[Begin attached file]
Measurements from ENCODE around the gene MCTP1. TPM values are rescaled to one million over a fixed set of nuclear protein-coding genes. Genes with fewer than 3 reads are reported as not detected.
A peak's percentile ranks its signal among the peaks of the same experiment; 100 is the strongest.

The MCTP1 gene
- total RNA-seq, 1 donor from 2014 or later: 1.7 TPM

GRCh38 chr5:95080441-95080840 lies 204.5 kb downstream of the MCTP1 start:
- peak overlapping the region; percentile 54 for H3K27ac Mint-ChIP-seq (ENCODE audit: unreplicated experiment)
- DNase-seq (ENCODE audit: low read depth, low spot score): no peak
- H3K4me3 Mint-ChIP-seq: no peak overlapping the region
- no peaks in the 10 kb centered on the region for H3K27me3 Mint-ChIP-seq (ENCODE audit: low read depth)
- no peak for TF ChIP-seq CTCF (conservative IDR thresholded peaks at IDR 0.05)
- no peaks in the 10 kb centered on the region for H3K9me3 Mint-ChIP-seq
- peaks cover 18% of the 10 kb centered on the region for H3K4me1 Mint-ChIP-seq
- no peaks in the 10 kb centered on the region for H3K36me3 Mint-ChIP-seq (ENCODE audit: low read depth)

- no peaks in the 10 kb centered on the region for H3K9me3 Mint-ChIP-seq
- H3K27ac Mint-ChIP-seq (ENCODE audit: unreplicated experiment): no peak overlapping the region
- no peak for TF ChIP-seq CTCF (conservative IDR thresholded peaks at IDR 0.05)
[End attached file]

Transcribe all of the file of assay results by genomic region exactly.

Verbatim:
Measurements from ENCODE around the gene MCTP1. TPM values are rescaled to one million over a fixed set of nuclear protein-coding genes. Genes with fewer than 3 reads are reported as not detected.
A peak's percentile ranks its signal among the peaks of the same experiment; 100 is the strongest.

The MCTP1 gene
- total RNA-seq, 1 donor from 2014 or later: 1.7 TPM

GRCh38 chr5:95080441-95080840 lies 204.5 kb downstream of the MCTP1 start:
- peak overlapping the region; percentile 54 for H3K27ac Mint-ChIP-seq (ENCODE audit: unreplicated experiment)
- DNase-seq (ENCODE audit: low read depth, low spot score): no peak
- H3K4me3 Mint-ChIP-seq: no peak overlapping the region
- no peaks in the 10 kb centered on the region for H3K27me3 Mint-ChIP-seq (ENCODE audit: low read depth)
- no peak for TF ChIP-seq CTCF (conservative IDR thresholded peaks at IDR 0.05)
- no peaks in the 10 kb centered on the region for H3K9me3 Mint-ChIP-seq
- peaks cover 18% of the 10 kb centered on the region for H3K4me1 Mint-ChIP-seq
- no peaks in the 10 kb centered on the region for H3K36me3 Mint-ChIP-seq (ENCODE audit: low read depth)

- no peaks in the 10 kb centered on the region for H3K9me3 Mint-ChIP-seq
- H3K27ac Mint-ChIP-seq (ENCODE audit: unreplicated experiment): no peak overlapping the region
- no peak for TF ChIP-seq CTCF (conservative IDR thresholded peaks at IDR 0.05)